The loss left me looking for a new dive-bag, one that doesn’t eat into airlines' paltry weight limits but will comfortably take everything I need for an overseas dive trip.
Aqua Lung may have saved the day in the form of a Duffel from its 2016 Explorer collection.

The Design
The main material used to construct this humble bag is robust PVC-coated 1680-denier polyester. The base is made from a reinforced V-diamond material complete with corner guards.
The front has a zipped pocket capacious enough to take Aqua Lung’s Explorer regulator bag, and contains an organisational pocket panel. The front also has webbing strips with anchor-loops for hanging easy-access gear, and can be used to secure the bag to a boat-deck in rough seas. Main access is through a zipped tarpaulin panel at the top.
The Explorer Duffel measures 73 x 36 x 36cm and has a capacity of 95 litres. It weighs 2kg empty and comes with a double haul handle and padded keeper along with a removable shoulder-strap.
The bag comes in an all-black with royal-blue accents with grey webbing haul straps and white Aqua Lung livery, plus a discreet dive-flag logo and a writeable nameplate.

In Use
I loaded the Explorer Duffel with a full set of dive-kit, plus essential travel items such as a toothbrush, a few T-shirts, a pair of beach shorts, a couple of pairs of undercrackers and a small first-aid kit. Pleasingly, it weighed in at only 15kg and I knew I had at least 5kg to spare before the airport check-in Gestapo read me my rights.
I was then left with a bit of a dilemma – should I take more clothes, or more dive-gear? The simple answer was both, as I certainly had the room. The bag’s cavernous interior wasn’t nearly full, and in fact I could even take a spare wetsuit, you know – just in case.
Hang on a mo – I was travelling to the Caribbean and transiting via Grantly Adams International airport in Barbados.
There isn’t a single baggage trolley there, and the porters charge a staggering amount of dollars to move your bags from arrivals to the transit desk. But 15kg is an extremely manageable weight, so I decided to leave it as it was, carry it between terminals myself and spend the saved dollars on a couple of beers.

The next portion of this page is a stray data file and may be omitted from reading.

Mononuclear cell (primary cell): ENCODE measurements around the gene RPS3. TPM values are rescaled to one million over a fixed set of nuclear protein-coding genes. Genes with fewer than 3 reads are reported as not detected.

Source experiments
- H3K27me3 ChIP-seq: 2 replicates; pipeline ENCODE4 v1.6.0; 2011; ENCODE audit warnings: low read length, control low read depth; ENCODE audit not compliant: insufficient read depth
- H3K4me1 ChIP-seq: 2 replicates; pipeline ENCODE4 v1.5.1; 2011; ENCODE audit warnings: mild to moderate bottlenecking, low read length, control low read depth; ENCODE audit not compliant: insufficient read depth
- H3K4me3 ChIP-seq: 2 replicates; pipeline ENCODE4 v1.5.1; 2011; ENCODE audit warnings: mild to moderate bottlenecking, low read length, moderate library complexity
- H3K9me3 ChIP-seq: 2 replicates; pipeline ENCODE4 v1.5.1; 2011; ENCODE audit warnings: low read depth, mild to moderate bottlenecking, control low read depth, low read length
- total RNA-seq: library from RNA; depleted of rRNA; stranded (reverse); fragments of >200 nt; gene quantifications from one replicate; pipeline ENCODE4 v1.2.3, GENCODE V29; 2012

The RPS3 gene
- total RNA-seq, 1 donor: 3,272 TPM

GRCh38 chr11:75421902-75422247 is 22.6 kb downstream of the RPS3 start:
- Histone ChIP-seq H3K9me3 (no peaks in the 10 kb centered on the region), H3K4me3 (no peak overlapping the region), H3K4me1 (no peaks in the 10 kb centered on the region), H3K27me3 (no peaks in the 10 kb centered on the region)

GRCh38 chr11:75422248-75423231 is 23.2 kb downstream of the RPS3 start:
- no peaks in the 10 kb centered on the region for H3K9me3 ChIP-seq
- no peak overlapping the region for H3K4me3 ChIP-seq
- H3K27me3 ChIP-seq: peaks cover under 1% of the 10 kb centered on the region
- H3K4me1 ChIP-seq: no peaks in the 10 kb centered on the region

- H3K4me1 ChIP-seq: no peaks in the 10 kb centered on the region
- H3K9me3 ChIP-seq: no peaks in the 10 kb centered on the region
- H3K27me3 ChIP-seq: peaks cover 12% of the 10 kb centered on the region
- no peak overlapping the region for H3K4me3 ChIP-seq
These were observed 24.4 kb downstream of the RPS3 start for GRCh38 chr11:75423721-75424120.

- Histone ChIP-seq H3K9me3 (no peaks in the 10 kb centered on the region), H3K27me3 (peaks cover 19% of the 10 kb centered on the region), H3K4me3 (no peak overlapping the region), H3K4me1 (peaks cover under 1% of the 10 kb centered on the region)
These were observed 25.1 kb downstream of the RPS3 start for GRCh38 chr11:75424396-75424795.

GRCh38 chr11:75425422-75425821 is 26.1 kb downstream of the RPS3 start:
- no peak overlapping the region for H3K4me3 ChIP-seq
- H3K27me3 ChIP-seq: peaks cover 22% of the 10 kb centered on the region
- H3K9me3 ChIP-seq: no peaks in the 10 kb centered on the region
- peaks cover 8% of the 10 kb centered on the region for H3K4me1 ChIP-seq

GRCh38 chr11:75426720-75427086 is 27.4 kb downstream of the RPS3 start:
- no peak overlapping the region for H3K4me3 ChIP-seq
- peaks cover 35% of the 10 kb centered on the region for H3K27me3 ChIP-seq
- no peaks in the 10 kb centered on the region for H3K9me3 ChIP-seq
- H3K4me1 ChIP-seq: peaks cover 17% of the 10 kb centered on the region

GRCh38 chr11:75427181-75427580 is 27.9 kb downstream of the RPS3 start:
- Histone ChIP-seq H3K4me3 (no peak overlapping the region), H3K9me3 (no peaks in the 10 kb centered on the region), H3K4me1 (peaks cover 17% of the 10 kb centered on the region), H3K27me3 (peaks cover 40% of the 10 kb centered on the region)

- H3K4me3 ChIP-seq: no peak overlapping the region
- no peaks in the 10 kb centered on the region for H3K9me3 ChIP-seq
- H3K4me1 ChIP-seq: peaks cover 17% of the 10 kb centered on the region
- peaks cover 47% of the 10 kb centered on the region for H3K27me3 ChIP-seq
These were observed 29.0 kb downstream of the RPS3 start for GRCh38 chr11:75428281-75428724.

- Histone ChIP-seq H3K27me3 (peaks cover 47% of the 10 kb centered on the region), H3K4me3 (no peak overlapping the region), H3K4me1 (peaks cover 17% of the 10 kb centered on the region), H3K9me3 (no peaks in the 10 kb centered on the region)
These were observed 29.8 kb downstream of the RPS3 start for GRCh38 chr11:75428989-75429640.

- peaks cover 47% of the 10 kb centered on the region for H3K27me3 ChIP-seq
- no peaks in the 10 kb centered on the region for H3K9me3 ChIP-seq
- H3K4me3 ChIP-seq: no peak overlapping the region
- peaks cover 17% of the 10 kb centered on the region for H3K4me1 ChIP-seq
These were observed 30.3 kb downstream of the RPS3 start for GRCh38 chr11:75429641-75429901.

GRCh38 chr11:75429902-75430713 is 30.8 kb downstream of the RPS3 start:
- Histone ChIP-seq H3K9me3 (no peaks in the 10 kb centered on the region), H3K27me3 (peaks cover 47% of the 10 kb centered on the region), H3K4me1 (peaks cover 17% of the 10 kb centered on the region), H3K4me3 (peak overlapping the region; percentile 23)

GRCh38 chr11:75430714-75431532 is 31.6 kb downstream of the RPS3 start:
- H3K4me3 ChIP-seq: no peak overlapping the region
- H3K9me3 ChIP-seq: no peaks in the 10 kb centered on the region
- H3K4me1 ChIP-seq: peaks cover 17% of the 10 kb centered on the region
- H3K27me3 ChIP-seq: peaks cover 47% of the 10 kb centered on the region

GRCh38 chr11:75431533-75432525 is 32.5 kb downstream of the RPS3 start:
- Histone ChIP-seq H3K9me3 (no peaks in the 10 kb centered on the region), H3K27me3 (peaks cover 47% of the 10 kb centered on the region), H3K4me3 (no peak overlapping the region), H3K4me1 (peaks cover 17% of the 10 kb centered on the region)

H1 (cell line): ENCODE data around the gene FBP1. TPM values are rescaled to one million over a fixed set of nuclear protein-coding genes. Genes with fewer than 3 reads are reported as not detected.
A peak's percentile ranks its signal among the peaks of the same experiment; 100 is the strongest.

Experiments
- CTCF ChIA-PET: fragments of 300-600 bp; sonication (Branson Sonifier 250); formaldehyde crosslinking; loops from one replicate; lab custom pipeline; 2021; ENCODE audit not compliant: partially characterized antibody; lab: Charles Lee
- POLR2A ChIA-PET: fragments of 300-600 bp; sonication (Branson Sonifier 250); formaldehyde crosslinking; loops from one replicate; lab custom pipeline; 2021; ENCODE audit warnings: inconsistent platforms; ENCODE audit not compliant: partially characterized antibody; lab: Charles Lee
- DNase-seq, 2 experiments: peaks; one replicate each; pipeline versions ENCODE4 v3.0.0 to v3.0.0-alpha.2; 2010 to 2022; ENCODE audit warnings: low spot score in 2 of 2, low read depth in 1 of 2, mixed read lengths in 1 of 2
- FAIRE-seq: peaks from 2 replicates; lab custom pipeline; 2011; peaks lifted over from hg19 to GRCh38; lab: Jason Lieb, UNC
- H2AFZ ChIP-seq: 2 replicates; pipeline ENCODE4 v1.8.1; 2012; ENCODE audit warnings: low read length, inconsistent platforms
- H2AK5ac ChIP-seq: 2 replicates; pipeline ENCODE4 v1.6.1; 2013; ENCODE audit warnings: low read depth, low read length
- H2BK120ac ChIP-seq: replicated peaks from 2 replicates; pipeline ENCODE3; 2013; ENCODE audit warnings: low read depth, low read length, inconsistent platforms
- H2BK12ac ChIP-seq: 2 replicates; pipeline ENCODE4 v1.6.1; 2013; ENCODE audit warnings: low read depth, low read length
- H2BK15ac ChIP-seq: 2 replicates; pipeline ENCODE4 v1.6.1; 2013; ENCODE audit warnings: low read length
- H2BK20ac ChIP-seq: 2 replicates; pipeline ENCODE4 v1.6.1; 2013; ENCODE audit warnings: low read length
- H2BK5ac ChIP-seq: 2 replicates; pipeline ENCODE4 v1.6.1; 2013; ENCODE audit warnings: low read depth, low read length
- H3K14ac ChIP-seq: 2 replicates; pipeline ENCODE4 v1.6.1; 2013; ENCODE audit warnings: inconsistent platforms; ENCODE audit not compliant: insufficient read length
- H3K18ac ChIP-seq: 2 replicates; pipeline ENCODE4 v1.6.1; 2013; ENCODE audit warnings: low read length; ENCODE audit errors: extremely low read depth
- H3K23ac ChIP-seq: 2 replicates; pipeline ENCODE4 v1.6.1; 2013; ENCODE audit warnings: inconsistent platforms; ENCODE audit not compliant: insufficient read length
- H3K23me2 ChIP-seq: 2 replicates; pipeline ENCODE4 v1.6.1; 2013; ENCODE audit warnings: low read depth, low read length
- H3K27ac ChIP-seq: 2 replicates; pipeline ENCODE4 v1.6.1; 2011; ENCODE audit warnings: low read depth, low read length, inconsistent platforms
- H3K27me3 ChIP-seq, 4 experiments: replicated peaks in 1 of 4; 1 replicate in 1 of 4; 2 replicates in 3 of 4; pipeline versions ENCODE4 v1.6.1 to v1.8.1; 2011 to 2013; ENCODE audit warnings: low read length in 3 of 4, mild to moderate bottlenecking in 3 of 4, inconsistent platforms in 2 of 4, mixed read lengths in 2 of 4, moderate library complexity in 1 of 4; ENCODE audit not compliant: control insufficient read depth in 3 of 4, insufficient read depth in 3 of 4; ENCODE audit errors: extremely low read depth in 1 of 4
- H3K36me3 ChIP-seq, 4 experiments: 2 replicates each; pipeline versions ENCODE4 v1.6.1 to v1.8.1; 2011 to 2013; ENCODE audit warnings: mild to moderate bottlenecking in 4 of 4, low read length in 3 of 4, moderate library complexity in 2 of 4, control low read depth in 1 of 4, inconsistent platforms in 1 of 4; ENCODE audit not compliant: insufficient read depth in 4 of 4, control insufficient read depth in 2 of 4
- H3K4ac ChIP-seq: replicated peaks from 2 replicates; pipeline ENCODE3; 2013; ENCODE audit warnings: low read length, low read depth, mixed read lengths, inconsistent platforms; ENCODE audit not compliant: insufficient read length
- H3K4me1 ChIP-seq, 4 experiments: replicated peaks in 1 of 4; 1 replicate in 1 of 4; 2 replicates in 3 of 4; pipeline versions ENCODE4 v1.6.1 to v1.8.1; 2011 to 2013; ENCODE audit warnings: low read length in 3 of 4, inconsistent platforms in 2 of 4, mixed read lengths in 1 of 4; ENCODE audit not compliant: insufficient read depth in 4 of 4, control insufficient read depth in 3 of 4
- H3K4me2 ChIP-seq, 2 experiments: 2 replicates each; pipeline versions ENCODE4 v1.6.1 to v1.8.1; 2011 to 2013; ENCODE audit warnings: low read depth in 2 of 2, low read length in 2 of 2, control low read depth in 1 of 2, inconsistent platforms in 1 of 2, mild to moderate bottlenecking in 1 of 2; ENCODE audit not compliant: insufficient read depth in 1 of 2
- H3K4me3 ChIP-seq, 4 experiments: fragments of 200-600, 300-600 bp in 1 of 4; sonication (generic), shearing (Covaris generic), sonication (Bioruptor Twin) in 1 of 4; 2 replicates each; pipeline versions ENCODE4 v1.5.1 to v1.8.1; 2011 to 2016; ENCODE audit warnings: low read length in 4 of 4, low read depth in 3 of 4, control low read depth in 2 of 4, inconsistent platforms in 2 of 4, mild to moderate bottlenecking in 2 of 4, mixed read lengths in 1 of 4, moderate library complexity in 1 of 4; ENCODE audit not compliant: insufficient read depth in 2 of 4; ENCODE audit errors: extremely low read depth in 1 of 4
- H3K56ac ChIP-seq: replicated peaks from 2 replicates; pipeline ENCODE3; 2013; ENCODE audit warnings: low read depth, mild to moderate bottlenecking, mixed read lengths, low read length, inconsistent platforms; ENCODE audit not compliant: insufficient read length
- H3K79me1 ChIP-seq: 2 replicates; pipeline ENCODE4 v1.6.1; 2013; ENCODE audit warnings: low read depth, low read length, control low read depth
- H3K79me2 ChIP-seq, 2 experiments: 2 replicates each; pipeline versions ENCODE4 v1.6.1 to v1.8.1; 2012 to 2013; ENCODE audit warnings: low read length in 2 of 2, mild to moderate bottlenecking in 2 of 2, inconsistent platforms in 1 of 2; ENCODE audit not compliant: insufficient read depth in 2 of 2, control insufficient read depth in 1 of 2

This is the advantage of this delightfully lightweight but seemingly tough piece of diver luggage – it can comfortably take all you should ever need for an overseas trip and it’s unlikely to tip the scales over the edge due to its own weight.
The shoulder-strap has a small pad, as do the twin haul handles – they add a bit of comfort when humping the bag about.
The tarpaulin top will also help to keep the contents dry when the baggage-handlers abandon it on the runway during the tropical downpours that seem to greet everyone arriving in the Caribbean.
But remember, tough as the material may be, ultimately this is a soft bag, so the contents will be vulnerable to indelicate baggage-handling.

This is a bag for the weight-conscious travelling diver; it doesn’t have wheels and a rigid base to aid in transporting it around an airport, hotel or resort and would need to be physically carried as opposed to being pulled or pushed along.
It looks to be a tough bit of kit, although I can’t verify this as I’ve only just packed it for the next trip, and haven’t yet had the chance to see what damage the baggage-handlers can inflict behind closed doors.
I’m not a fan of the large logos on either side of the bag, as they don’t just advertise the maker but tell anyone who cares to look that it’s filled with expensive and highly sellable dive gear.
A few strips of black duct tape will sort that out, and then this Explorer Duffel should be just fine.

PRICE: £55
MATERIALS: PVC coated 1680 Denier polyester, tarpaulin
SIZE: 73 x 36 x 36cm
CAPACITY: 95 litres